During the early days, this led to a lot of problems as it meant that malware could be easily hidden in these apps. Also, screening systems back then weren’t quite as sophisticated, thus allowing apps with malware to make it past Google’s checks. However, these days it’s starting to look very different where according to a report from WIRED, zero-day exploits for Android are being priced higher compared to iOS.
This is actually a good thing, at least for Android users, where it basically means that there are fewer zero-day exploits for Android, or at least Google has made it harder for hackers to find, thus increasing the price of those available. The same cannot be said for iOS, where it seems that there are more being sold in these underground markets, thus lowering its prices.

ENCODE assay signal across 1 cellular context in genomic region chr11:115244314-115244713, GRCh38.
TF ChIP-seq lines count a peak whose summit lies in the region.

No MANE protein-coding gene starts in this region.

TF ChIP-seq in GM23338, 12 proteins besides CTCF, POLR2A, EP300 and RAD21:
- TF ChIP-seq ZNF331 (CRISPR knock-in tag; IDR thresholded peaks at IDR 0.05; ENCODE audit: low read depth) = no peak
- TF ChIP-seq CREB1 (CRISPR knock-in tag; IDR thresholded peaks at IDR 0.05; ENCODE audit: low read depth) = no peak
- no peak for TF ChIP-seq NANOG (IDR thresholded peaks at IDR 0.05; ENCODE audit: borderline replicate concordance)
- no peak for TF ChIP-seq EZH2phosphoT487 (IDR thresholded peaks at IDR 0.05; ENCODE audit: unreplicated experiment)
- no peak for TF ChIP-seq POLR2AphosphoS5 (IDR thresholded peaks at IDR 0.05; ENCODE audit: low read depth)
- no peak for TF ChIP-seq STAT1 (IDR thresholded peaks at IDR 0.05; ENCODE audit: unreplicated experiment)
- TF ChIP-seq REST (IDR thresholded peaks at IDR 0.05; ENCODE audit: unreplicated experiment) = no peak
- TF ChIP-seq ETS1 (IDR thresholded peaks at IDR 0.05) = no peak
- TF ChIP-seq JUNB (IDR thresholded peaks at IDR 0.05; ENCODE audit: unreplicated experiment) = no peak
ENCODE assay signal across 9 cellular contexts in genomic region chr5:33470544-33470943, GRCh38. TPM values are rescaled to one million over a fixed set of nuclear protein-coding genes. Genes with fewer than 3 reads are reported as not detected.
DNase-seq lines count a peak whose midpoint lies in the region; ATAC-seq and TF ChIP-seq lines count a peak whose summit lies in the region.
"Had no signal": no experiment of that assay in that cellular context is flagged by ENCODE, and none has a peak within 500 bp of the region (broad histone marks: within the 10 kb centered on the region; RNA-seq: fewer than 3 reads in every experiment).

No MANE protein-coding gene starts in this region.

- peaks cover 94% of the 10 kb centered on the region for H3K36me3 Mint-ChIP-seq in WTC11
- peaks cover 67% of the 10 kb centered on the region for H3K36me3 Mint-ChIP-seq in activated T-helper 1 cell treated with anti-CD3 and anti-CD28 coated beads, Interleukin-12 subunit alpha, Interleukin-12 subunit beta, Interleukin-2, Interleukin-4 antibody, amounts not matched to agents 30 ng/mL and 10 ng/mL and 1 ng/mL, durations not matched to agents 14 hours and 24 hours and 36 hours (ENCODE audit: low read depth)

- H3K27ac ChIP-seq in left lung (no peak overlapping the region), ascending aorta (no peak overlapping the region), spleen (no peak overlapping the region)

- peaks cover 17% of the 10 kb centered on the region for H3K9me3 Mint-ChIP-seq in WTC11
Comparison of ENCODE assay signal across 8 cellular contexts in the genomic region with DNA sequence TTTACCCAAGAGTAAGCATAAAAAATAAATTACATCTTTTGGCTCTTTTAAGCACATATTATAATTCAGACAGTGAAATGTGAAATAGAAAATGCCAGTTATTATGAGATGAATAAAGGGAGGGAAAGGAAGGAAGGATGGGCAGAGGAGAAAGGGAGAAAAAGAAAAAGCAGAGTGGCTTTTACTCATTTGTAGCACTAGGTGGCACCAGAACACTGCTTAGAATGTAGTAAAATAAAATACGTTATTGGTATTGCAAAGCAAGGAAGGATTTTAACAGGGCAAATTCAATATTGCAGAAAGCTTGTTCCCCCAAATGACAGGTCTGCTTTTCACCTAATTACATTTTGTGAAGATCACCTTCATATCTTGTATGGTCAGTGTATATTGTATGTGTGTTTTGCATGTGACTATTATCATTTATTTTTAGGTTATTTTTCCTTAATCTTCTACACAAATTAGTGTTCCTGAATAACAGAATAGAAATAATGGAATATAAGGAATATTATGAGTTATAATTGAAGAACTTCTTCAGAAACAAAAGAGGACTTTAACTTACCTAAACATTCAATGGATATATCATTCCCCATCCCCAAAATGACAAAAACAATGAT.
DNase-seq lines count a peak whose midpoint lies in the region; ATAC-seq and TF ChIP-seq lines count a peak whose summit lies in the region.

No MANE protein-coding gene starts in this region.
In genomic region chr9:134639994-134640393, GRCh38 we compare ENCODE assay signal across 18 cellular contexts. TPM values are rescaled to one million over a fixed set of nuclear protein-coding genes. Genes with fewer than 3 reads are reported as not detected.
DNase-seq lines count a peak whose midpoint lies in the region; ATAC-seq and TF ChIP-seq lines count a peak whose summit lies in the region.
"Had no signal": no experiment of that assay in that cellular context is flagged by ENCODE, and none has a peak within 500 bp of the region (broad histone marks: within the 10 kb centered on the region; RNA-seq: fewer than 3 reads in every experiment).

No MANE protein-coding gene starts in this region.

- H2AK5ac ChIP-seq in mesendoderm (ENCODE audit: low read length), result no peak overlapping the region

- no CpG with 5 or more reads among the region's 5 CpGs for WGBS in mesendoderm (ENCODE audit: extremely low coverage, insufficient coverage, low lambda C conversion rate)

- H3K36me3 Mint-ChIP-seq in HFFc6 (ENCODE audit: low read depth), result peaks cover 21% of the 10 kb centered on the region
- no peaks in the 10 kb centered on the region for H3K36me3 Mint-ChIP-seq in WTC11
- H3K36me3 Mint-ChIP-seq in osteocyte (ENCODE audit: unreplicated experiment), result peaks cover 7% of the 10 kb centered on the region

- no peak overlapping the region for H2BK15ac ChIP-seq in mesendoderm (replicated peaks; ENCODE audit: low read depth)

According to Zerodium’s founder Chaouki Bekrar who wrote in a message to WIRED, “During the last few months, we have observed an increase in the number of iOS exploits, mostly Safari and iMessage chains, being developed and sold by researchers from all around the world. The zero-day market is so flooded by iOS exploits that we’ve recently started refusing some them.”
He adds, “Android security is improving with every new release of the OS thanks to the security teams of Google and Samsung, so it became very hard and time consuming to develop full chains of exploits for Android and it’s even harder to develop zero-click exploits not requiring any user interaction.”